It was proven this week that the Afghan interpreter who saved then-Senator Biden after his delegation was temporarily stranded inside a remote area after their helicopter had to land in a snowstorm was left behind in Afghanistan along with his family.
Mohammed said to Fox & Friends First this Thursday that he fears for the life of his family after the Taliban took over the country and have been conducting reprisals against the people who worked for the United States or the former Afghanistan government.
“Yes, they got their forces out. They left my family and I and other people who were left behind. But it is very scary because we are under huge risk,” Mohammed said.
“If the Taliban capture me, they will kill me. It is just too easy. If they discover me or by my phone number as — or any sort of information, we will get killed. That is too easy for them … I am hiding in my house. I have not seen outside, what’s going on out there,” he said.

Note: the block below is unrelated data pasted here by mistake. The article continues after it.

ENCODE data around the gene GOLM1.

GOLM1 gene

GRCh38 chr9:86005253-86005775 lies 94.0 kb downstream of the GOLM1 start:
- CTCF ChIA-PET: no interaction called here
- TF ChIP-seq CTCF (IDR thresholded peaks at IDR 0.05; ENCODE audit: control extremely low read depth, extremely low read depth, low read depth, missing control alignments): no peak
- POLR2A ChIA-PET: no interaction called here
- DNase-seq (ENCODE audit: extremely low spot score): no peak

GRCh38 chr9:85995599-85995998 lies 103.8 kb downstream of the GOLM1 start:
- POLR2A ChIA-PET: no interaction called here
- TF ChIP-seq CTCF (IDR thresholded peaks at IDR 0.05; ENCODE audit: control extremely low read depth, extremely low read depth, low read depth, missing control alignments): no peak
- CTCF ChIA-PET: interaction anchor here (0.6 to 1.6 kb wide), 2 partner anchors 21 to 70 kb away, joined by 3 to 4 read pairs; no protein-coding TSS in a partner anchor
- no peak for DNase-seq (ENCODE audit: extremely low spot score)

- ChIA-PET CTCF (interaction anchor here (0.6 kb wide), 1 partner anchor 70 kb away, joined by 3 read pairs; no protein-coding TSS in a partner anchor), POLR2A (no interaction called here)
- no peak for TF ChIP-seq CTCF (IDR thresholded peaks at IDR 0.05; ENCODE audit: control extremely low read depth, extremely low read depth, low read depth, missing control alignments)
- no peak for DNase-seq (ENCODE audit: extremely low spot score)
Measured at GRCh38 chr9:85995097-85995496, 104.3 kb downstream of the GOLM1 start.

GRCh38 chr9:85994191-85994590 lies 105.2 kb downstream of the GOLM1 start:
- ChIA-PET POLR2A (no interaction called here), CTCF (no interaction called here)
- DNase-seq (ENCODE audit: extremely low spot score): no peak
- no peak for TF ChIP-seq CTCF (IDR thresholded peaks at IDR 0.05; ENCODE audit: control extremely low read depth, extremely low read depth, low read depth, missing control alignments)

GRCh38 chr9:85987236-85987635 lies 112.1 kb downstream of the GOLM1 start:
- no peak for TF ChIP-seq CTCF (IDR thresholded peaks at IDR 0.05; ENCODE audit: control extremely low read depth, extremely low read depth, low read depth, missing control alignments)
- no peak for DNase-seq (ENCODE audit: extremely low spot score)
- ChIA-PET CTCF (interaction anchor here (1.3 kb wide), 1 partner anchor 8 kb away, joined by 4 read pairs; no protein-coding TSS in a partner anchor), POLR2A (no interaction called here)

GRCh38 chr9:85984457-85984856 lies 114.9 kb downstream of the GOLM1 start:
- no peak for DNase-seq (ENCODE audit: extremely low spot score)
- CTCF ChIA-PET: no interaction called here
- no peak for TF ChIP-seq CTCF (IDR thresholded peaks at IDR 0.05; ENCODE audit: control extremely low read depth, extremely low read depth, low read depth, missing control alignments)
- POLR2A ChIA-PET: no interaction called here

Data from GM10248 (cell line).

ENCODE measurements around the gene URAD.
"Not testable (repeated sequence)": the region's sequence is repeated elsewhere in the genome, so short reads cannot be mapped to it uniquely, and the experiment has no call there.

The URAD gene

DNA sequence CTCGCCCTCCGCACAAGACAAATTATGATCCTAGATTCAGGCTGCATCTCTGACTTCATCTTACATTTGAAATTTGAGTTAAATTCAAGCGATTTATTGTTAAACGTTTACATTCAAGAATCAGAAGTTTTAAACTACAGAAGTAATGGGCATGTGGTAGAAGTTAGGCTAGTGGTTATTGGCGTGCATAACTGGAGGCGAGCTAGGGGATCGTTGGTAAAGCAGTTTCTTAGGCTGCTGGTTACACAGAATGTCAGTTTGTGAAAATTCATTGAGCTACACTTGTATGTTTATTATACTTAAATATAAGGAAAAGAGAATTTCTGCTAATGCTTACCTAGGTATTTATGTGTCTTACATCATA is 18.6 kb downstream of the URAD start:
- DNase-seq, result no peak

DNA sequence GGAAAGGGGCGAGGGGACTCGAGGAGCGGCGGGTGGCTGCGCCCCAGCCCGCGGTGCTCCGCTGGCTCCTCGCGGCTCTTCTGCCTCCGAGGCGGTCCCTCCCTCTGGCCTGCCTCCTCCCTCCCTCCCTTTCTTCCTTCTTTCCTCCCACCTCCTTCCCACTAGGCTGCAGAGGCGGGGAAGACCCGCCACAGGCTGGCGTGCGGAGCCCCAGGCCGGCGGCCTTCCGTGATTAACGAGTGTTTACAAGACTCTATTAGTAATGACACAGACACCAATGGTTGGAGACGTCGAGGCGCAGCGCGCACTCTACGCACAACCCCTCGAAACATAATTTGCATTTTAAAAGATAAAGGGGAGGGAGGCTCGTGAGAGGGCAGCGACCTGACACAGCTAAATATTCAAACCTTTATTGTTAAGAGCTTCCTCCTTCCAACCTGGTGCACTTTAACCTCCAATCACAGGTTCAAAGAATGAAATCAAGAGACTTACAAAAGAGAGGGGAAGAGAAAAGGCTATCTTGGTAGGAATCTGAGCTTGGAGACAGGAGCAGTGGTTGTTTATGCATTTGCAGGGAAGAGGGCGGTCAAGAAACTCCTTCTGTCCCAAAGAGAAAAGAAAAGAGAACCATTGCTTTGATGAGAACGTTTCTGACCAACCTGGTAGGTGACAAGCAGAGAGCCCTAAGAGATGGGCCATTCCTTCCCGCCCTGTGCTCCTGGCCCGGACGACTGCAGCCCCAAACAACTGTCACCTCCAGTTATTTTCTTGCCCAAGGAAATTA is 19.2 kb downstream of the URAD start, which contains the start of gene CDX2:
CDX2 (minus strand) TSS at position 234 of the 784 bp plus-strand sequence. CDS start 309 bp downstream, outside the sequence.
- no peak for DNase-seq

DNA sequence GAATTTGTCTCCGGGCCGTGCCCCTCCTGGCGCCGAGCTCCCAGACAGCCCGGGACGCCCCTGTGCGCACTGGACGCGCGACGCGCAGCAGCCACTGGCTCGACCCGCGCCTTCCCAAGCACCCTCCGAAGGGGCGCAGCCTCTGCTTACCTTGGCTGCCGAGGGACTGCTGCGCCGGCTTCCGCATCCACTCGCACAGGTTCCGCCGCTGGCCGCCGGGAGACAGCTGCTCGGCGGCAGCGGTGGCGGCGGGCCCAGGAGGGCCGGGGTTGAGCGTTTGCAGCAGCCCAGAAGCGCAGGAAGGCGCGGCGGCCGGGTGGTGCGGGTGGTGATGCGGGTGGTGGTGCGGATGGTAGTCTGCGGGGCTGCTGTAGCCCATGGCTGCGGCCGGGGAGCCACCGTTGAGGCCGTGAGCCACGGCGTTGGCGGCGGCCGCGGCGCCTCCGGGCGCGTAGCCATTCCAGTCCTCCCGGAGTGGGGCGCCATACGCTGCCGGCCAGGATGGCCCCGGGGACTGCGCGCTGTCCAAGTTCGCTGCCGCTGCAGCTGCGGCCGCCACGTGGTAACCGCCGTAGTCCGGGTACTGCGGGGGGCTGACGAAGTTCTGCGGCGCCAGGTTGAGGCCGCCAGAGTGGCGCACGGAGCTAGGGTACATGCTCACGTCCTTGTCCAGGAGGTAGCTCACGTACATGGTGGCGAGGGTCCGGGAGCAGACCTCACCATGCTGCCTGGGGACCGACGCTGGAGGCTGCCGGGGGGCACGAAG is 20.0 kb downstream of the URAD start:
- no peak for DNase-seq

As for his message for now-President Biden, Mohammed asked and begged for him to not to forget about the people who helped the United States when they required assistance.
“I would tell him — hello, President, do not forget about me and my family. In Afghanistan, it is very difficult and a horrifying situation. All — and all the people — and voters in my nation are zealots,” Mohammed said. “But there is no escape from here to another place. But I am also wondering how I am going to get out of my house to another place. Just tell him I said hello and tell him to not let me and my family get left behind.”
Mohammed seems to not be the only one who aided the United States military who was left behind when the United States pulled out of Afghanistan on Aug. 31. Around 7,000 Special Immigrant Visa applicants were lifted away during the airlift but the State Dept. estimates most were unable to get to Hamid Karzai Airport. Joe Biden has issued no direct words in response to Mohammed’s message.
Author: Scott Dowdy